Doctors stress the importance of getting an adequate amount of vitamins, even if reaching your daily recommended dosage means taking a vitamin supplement. Supplements do serve a purpose, but you have to find a supplement that doesn’t consist of a lot of fillers and binders. This can be hard to do since the U.S. Food and Drug Administration (FDA) has approved certain additives, so these ingredients don’t always appear on the bottle.
A supplement manufacturer adds fillers to vitamins for one of three reasons. For instance, the filler could make the production process faster and easier, ultimately saving the producer money. By adding colors, the drug becomes more appealing, so people are more likely to take it. A filler added to a supplement as a coating will make the pill easier to swallow.
Below is a list of the most common fillers and binders supplement and vitamin manufacturers include in their products.
The organic compound, butylated hydroxytoluene (BHT), is a fat-soluble solution derived from phenol. Commonly, BHT appears in products to prevent oxidation. This compound is used in rubber, embalming fluid and petroleum products. Additionally, it’s used in jet fuels. Research has indicated a link between bladder, gastric and lung cancer with ingesting BHT. Additionally, it has the potential to damage DNA.
Boric acid works as an antiseptic and insecticide. It coats many flame retardant products. When used orally, it has the potential to cause DNA damage. Unfortunately for supplement users, it’s also found in supplements as a filler.
As an ingredient in some supplements on the market, sodium benzoate preserves a product. This synthesize chemical has been known to damage mitochondrial DNA, the cell’s powerhouse. When you take your pills in the morning, you may be swallowing an ingredient found in pesticides, fungicides and herbicides.
Hydrogenated palm oil undergoes a process where hydrogen gas is added to liquid oils. During the process used to add hydrogen to an oil, trans fats may develop, which could clog your arteries and put you at risk of heart problems or a stroke. Hydrogenated oils may affect the nervous system and hinder the absorption of fatty acids. It might even affect how the body regulates blood sugar. You can find hydrogenated oil as a filler in soft gel supplements.
Potassium chloride improves fermentation, but if given in a large amount, it could cause weakness and gastrointestinal irritation. Circulatory collapse is possible from potassium chloride. Potassium chloride is given as a supplement itself but is also a filler. It’s colorless and odorless and could cause ulcers in the small intestines.
Research has linked artificial colors to hyperactivity in children. Sometimes, the color is derived from toxic coal tar and is used in products like exterior paint, roofing and outdoor sealants.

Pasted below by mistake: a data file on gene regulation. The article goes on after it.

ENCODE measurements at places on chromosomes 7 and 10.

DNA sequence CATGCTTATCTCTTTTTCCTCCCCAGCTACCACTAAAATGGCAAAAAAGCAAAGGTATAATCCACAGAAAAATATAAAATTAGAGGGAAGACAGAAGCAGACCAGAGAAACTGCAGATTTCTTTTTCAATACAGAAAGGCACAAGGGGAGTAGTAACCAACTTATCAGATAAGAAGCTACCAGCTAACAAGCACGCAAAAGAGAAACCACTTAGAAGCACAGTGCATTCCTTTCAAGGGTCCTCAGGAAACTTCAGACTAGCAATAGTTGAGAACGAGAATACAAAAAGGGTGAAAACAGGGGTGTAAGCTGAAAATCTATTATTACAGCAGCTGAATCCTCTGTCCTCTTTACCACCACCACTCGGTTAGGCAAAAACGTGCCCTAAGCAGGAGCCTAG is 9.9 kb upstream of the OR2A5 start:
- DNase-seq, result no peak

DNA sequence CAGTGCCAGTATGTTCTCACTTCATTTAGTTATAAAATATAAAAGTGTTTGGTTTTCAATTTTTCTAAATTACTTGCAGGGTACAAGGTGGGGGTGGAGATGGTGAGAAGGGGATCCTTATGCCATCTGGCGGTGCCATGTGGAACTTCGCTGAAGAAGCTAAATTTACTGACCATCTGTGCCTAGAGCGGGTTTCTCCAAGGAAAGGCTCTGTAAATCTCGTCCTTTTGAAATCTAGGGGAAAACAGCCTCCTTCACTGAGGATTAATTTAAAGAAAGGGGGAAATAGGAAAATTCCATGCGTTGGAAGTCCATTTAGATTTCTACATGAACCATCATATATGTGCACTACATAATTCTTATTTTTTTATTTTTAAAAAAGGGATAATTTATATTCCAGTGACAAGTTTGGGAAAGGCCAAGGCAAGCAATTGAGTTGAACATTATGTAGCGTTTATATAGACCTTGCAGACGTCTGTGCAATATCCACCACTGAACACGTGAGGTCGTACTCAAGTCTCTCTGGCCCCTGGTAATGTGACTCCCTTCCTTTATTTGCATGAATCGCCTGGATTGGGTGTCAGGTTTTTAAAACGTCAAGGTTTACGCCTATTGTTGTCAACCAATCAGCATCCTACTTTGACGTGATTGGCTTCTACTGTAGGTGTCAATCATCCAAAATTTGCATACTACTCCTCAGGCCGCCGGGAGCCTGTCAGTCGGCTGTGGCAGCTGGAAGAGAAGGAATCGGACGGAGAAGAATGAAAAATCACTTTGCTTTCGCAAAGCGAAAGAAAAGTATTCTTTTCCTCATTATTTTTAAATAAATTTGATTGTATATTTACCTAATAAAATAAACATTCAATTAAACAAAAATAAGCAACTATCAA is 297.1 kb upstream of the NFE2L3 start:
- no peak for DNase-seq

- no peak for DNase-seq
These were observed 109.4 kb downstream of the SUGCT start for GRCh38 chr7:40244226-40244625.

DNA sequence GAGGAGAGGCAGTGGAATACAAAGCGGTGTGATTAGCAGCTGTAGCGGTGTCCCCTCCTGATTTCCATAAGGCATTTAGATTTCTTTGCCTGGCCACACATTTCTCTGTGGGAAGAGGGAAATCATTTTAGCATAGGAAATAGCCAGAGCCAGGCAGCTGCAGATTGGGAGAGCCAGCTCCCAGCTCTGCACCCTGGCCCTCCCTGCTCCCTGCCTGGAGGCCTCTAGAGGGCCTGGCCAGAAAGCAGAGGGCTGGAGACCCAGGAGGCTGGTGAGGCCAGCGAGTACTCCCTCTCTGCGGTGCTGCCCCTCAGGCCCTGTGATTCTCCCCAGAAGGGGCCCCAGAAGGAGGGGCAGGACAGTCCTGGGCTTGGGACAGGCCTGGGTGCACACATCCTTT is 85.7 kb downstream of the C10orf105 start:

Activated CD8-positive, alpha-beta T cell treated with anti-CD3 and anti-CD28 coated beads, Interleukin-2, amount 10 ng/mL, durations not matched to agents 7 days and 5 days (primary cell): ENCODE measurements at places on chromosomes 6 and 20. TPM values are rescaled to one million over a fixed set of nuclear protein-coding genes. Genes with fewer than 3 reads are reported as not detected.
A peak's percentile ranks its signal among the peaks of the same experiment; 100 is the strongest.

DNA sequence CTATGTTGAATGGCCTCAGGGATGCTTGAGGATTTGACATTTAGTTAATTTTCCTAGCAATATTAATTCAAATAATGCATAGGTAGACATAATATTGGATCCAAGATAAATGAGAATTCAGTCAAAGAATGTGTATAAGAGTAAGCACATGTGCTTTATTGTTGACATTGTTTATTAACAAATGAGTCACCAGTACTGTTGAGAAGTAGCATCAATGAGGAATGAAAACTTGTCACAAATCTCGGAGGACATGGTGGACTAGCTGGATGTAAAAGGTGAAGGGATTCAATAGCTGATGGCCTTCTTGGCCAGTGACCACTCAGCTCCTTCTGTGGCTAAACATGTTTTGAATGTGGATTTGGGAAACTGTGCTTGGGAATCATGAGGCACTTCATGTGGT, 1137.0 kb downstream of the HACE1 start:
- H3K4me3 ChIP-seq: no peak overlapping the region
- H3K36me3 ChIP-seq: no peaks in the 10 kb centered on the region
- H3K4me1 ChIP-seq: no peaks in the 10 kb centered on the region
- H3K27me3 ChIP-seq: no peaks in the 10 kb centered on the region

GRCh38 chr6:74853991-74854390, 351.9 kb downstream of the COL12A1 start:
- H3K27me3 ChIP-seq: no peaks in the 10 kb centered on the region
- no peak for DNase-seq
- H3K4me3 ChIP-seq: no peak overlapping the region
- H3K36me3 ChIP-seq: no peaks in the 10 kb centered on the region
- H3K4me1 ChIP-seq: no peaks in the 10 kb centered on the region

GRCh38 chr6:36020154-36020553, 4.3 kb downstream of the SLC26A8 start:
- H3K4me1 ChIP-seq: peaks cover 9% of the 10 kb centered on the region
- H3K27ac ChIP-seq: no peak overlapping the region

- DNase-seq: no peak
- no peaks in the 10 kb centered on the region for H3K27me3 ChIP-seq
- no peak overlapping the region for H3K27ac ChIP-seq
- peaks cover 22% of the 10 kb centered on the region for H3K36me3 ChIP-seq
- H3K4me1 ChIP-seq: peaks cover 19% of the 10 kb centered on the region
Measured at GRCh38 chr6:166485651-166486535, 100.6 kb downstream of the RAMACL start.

Some vitamins consist of lactose, which is the sugar found in milk. While this ingredient doesn’t seem dangerous, for those who are lactose intolerant, it could cause symptoms such as diarrhea.
Another dangerous filler is magnesium stearate, a lubricant used to prevent the vitamins from sticking to one another. Studies have linked magnesium stearate to a suppressed immune system and a biofilm forming in the body. The biofilm prevents the body from being able to absorb the nutrients. You can test your pills for stearates by opening up a capsule and seeing if its contents dissolves in water. If the pill floats to the top of a glass of water, it consists of stearates.
Titanium oxide occurs naturally, but this metal gives vitamins pigment. The metal has the potential to cause immune function problems within the body. Stearates reduce the vitamin’s solubility, which means your body doesn’t get as much of the vitamin as you could. A separate has the potential to reduce the potency of a vitamin by up to 80 percent.
Purchasing Safe Vitamin Supplements
Because you can’t just read a food label to tell what’s in your supplement since the label might not include every ingredient, you have to be leery about how you choose the vitamin or mineral you take.
Remember, you get what you pay for, so don’t bargain shop when you’re selecting your supplements. Companies who produce products cheaper use fillers to produce the product cheaply and quickly.
When possible opt for organic vitamins and supplements. These products aren’t allowed to use fillers that are derived via artificial means. They use ingredients that are created from the environment, and they’re better tolerated by the human body and aren’t associated with harmful side effects. Not to mention, the concentration of organic vitamins tend to be higher when they’re processed by the body.
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